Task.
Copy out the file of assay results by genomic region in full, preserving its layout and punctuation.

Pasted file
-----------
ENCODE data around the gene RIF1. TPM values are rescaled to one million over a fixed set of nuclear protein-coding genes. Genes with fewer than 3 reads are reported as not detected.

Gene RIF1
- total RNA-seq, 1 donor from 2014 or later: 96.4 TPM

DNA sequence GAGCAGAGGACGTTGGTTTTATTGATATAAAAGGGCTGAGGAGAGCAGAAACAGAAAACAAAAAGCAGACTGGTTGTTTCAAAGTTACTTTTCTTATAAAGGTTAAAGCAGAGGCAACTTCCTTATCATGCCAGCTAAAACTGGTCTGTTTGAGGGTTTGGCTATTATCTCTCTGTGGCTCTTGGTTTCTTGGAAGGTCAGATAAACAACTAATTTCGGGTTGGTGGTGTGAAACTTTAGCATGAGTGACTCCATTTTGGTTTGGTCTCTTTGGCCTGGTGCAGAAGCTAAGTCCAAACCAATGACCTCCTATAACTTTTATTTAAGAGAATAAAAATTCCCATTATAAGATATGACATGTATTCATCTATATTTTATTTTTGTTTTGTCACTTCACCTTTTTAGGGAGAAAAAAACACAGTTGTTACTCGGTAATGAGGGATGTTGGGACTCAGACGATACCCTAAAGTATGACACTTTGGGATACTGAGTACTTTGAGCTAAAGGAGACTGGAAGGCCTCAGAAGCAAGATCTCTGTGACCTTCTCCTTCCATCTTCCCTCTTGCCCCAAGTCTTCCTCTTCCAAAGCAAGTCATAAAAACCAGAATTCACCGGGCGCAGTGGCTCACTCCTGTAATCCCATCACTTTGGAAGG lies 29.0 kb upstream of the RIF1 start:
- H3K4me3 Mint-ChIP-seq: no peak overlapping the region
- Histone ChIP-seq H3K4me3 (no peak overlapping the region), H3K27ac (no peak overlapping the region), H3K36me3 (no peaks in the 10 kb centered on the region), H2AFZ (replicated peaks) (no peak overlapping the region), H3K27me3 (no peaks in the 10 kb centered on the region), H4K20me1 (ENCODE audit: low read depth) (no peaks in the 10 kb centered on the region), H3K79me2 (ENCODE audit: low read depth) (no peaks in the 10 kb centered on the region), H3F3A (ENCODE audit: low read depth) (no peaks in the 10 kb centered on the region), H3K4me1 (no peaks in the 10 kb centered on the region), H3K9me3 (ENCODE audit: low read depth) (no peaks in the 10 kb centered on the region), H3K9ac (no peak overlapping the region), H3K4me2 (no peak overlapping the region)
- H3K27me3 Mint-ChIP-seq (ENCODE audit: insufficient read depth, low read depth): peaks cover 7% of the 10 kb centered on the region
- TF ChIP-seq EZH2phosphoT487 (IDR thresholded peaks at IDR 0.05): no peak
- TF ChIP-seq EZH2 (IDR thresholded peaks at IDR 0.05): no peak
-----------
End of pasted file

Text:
ENCODE data around the gene RIF1. TPM values are rescaled to one million over a fixed set of nuclear protein-coding genes. Genes with fewer than 3 reads are reported as not detected.

Gene RIF1
- total RNA-seq, 1 donor from 2014 or later: 96.4 TPM

DNA sequence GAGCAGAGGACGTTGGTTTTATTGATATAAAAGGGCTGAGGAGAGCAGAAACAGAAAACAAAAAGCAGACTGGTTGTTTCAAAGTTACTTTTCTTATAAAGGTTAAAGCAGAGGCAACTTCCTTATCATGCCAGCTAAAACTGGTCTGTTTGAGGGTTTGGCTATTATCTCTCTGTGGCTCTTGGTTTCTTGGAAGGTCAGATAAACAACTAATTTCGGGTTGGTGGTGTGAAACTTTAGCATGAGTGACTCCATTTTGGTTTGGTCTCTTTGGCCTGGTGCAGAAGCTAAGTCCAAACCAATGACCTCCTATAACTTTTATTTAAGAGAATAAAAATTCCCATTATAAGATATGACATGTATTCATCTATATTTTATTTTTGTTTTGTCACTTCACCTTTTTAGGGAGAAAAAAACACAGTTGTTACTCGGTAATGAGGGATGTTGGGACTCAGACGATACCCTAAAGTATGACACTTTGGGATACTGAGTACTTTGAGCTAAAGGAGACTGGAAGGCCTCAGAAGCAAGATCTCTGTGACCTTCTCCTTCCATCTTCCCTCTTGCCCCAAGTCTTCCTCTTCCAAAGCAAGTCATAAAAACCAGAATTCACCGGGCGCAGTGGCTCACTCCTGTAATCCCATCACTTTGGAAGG lies 29.0 kb upstream of the RIF1 start:
- H3K4me3 Mint-ChIP-seq: no peak overlapping the region
- Histone ChIP-seq H3K4me3 (no peak overlapping the region), H3K27ac (no peak overlapping the region), H3K36me3 (no peaks in the 10 kb centered on the region), H2AFZ (replicated peaks) (no peak overlapping the region), H3K27me3 (no peaks in the 10 kb centered on the region), H4K20me1 (ENCODE audit: low read depth) (no peaks in the 10 kb centered on the region), H3K79me2 (ENCODE audit: low read depth) (no peaks in the 10 kb centered on the region), H3F3A (ENCODE audit: low read depth) (no peaks in the 10 kb centered on the region), H3K4me1 (no peaks in the 10 kb centered on the region), H3K9me3 (ENCODE audit: low read depth) (no peaks in the 10 kb centered on the region), H3K9ac (no peak overlapping the region), H3K4me2 (no peak overlapping the region)
- H3K27me3 Mint-ChIP-seq (ENCODE audit: insufficient read depth, low read depth): peaks cover 7% of the 10 kb centered on the region
- TF ChIP-seq EZH2phosphoT487 (IDR thresholded peaks at IDR 0.05): no peak
- TF ChIP-seq EZH2 (IDR thresholded peaks at IDR 0.05): no peak